so there’s this dead bird in the bathroom at work:
it reminded me today of the story of the raven, which tricky once told me
How Raven Helped the Ancient People
Long ago, near the beginning of the world, Gray Eagle was the guardian of the sun and moon and stars, of fresh water and of fire. Gray Eagle hated people so much that he kept these things hidden. People lived in darkness, without fire and without fresh water.
Gray Eagle had a beautiful daugher, and Raven fell in love with her. At that time Raven was a handsome young man.(1) He changed himself into a snow-white bird, and as a snow-white bird he pleased Gray Eagle’s daughter. She invited him to her father’s lodge.
When Raven saw the sun and teh moon and the stars and fresh water hanging on the sides of Eagle’s lodge, he knew what he should do. He watched for his chance to seize them when no one was looking. He stole all of them, and a brand of fire also, and flew out of the lodge through a smoke hole.
As soon as Raven got outside, he hung the sun up in the sky. It made so much light that he was able to fly far out to an island in the middle of the ocean. When the sun set, he fastened the moon up in the sky and hung the stars around in different places. By this new light he kept on flying, carrying with him the fresh water and the brand of fire he hadstolen. It fell to the ground and there became the source of all the freshwater streams and lakes in the world.
The Raven flew on, holding the brand of fire in his bill.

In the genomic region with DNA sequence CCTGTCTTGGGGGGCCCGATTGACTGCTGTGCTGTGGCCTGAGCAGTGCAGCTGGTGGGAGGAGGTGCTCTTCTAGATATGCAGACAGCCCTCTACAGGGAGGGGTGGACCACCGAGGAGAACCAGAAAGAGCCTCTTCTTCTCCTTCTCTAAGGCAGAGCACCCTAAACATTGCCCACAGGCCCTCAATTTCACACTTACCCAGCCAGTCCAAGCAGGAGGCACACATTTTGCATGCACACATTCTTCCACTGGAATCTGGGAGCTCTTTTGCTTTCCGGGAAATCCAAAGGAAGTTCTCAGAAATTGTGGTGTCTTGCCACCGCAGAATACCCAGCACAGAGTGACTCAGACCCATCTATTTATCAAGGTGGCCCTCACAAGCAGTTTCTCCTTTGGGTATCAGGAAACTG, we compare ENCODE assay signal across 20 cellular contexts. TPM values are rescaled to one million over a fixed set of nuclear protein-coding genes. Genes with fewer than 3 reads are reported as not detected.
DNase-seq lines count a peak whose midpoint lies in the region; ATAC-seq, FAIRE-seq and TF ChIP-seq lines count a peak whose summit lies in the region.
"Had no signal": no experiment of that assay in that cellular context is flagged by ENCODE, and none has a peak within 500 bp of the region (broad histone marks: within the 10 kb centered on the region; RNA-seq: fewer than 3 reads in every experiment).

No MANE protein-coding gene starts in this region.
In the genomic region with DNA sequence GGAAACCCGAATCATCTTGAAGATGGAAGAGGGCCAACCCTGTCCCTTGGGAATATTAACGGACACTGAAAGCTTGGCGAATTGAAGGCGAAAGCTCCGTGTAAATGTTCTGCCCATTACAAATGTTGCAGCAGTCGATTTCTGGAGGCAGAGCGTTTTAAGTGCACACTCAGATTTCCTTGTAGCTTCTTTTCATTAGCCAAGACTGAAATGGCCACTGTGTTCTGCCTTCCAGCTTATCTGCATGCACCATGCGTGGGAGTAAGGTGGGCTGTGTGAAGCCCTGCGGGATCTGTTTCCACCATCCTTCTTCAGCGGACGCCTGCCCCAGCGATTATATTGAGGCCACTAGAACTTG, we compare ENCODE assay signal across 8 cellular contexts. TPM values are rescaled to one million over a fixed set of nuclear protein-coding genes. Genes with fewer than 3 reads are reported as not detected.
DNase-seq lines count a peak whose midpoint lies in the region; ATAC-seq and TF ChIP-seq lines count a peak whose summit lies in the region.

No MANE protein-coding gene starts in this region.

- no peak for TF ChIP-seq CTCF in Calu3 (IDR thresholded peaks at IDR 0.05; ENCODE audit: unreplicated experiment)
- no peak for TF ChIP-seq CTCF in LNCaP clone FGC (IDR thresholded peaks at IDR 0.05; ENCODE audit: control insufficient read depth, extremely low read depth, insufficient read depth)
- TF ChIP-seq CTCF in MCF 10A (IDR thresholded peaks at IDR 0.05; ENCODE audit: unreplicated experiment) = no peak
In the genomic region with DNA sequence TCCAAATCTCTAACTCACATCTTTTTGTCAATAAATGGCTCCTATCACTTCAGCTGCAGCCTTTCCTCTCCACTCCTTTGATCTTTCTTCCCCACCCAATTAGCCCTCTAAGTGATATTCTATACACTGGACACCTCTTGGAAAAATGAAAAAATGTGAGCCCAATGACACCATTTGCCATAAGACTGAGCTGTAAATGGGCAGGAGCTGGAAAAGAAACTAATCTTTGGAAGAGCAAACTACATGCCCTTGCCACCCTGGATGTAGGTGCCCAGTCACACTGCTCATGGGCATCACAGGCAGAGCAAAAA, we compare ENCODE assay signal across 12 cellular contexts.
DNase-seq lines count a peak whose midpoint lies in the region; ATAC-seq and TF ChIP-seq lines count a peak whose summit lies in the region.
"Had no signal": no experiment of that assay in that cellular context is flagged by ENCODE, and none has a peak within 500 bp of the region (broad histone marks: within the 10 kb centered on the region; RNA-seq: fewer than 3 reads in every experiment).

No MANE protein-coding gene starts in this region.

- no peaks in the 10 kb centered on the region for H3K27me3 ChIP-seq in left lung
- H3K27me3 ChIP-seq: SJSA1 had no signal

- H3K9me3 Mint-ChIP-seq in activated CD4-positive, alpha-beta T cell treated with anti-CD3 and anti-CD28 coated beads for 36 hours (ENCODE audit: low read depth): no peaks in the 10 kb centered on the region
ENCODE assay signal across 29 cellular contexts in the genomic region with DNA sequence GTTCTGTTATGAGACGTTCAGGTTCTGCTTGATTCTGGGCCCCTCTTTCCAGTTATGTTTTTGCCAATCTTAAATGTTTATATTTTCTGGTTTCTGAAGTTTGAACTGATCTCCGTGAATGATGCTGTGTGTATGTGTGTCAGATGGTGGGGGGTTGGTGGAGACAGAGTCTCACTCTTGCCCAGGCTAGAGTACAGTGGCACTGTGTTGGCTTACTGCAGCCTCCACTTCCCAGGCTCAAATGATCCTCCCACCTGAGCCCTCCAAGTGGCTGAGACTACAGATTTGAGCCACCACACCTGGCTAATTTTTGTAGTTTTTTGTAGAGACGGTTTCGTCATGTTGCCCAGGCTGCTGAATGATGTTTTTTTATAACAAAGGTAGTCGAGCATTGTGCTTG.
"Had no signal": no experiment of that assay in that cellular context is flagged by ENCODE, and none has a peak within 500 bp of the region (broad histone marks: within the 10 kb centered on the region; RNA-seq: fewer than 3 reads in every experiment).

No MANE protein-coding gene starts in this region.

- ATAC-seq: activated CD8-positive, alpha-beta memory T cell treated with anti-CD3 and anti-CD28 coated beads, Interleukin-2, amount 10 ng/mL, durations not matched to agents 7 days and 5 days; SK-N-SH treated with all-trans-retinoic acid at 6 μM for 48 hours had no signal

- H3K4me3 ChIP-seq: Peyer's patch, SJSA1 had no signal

The smoke from the fire blew back over his white feathers and made them black.. When his bill began to burn, he had to drop the firebrand. It struck rocks and went into the rocks. That is why, if you strike two stones together, fire will drop out.
Raven’s feathers never became white again after they were blackened by the smoke from the firebrand. That is why Raven is not a black bird.
Raven was the benefactor of the mythological people along the shores of Puget Sound and the beaches of the Olypic Peninsula, much as Coyote was of the ancients east of the Cascade Range. Among many other deeds, according to Quillayute mythology, Raven brought the blueback salmon to the rivers along the Washington coast. Having eaten some in the underground home of his father-in-law, Moke, young Raven determined to take a blueback salmon home with him. Pursued, he hid the scales of the fish in his mouth and nostrils. He came up to the south. He threw one scale of the salmon into the Quillayute River, one into the Hoh, and two into the Queets. He washed off all the rest of the scales into the Quinault River. That is why there are a few blueback salmon in the Quillayte and Hoh rivers today, many in the Queets, and very many in the Quinault. “So much for that.”